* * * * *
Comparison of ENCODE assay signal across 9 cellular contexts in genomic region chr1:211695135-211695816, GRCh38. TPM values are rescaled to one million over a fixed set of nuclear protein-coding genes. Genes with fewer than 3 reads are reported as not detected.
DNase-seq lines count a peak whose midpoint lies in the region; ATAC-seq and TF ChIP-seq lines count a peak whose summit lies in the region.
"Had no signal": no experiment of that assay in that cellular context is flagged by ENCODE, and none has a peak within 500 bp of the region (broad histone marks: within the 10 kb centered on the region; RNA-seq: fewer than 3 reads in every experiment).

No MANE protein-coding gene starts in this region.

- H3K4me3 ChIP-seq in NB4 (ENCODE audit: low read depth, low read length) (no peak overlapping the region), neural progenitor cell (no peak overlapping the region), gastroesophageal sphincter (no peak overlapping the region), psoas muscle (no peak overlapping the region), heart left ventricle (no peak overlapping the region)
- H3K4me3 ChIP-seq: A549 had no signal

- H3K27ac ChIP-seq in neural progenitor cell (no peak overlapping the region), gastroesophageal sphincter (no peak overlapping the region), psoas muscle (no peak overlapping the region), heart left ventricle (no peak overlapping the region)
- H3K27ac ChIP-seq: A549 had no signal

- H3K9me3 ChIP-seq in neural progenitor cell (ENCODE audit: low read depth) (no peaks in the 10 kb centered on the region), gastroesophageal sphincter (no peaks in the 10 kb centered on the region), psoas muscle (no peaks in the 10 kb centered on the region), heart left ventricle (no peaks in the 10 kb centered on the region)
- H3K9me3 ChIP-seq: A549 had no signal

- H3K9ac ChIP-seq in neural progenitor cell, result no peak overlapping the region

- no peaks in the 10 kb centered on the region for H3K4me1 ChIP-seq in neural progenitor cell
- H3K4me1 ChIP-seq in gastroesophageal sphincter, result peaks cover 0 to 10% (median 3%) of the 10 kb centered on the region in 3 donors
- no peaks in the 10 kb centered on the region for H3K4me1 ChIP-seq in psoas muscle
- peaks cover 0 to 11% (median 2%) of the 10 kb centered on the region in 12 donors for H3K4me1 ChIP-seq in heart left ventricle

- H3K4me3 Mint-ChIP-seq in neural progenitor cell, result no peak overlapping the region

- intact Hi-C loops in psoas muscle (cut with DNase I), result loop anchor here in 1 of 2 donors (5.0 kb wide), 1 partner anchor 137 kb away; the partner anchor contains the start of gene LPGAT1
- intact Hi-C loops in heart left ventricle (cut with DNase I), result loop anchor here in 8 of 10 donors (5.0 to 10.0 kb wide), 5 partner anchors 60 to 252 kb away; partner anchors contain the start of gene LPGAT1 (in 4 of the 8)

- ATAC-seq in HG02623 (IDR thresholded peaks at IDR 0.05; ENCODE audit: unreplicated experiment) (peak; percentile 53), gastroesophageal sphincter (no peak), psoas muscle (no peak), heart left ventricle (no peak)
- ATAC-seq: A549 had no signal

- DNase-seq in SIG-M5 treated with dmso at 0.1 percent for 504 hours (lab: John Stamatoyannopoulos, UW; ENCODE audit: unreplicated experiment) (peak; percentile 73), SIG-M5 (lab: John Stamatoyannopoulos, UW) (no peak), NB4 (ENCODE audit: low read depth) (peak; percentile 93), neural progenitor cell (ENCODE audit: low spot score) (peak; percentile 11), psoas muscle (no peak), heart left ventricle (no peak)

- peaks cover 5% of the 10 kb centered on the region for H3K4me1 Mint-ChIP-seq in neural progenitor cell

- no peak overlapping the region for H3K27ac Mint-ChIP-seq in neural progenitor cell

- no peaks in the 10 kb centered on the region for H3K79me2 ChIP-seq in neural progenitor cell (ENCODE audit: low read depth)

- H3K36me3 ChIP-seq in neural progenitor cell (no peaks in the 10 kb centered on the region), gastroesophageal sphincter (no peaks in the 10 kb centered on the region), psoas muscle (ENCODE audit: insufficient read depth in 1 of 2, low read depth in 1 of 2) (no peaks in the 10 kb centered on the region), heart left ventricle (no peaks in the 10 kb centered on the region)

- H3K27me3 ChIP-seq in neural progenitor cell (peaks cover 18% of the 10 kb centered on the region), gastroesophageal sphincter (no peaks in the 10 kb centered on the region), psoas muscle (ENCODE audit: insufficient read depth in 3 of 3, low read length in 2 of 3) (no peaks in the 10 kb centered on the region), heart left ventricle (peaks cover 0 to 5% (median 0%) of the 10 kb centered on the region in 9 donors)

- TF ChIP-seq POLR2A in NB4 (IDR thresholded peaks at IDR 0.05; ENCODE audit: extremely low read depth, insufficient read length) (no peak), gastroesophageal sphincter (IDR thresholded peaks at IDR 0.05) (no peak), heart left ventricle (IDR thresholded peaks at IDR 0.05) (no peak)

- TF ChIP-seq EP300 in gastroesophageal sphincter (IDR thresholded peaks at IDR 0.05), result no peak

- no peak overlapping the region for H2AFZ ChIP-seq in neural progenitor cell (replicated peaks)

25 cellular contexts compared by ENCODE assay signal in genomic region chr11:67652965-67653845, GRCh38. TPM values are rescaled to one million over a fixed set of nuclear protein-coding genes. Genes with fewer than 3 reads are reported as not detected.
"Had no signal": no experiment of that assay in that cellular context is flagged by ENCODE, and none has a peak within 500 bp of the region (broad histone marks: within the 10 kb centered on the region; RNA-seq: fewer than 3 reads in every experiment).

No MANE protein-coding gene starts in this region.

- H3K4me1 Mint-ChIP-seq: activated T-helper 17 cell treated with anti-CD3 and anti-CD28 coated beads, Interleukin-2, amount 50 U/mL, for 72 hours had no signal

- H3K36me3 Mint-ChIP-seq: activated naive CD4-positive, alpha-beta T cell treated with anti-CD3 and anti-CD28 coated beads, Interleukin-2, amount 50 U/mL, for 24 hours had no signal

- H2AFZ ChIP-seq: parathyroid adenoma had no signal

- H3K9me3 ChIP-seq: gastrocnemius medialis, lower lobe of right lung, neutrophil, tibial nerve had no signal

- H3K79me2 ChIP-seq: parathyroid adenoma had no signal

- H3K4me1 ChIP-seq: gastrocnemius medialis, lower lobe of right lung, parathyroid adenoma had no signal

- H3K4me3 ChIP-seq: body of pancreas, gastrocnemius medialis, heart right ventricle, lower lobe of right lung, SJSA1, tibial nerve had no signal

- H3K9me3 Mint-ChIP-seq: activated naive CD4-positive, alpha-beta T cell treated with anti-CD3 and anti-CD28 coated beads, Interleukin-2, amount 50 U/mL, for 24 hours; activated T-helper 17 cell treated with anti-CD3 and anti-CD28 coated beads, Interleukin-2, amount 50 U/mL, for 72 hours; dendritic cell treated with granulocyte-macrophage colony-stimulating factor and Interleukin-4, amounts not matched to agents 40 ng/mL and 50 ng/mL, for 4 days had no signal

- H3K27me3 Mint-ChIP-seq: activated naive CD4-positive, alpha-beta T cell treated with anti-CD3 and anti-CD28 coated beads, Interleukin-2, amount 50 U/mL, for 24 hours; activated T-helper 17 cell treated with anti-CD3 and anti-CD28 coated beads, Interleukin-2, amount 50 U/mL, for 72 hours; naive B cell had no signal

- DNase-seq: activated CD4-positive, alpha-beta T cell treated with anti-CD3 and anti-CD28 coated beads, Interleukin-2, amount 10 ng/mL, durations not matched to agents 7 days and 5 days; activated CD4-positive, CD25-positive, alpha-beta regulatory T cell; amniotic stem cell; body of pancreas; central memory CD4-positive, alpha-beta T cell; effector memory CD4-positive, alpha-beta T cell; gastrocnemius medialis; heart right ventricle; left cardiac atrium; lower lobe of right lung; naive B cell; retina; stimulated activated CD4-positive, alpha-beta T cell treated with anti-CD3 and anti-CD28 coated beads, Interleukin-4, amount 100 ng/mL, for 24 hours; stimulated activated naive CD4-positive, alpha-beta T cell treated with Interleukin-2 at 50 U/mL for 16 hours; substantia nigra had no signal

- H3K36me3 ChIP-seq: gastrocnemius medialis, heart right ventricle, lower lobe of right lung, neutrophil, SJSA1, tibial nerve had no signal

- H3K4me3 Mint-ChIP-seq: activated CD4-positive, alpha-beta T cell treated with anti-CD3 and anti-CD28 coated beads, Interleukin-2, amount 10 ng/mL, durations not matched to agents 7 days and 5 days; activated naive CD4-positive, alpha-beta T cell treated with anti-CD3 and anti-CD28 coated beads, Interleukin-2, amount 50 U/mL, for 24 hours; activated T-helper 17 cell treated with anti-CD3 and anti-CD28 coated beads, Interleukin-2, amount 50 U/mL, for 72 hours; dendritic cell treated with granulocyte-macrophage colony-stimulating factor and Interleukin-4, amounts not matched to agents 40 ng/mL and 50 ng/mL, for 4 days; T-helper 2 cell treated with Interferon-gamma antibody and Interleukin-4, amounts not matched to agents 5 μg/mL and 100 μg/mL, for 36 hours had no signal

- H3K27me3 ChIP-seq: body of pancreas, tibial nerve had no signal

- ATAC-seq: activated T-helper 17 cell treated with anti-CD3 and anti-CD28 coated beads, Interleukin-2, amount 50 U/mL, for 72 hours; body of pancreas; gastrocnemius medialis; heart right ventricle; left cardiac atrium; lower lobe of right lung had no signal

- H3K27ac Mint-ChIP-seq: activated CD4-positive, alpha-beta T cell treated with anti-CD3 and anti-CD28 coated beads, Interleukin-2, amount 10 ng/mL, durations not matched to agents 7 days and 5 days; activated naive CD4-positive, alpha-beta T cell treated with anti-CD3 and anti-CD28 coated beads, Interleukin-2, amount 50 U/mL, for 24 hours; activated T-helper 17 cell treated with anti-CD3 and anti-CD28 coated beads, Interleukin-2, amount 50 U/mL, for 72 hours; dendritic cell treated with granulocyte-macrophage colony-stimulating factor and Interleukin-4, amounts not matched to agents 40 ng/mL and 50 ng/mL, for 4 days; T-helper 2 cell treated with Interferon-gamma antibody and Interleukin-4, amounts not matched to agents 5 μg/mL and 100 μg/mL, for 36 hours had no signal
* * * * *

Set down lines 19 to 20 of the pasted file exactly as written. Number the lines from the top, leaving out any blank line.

- ATAC-seq in HG02623 (IDR thresholded peaks at IDR 0.05; ENCODE audit: unreplicated experiment) (peak; percentile 53), gastroesophageal sphincter (no peak), psoas muscle (no peak), heart left ventricle (no peak)
- ATAC-seq: A549 had no signal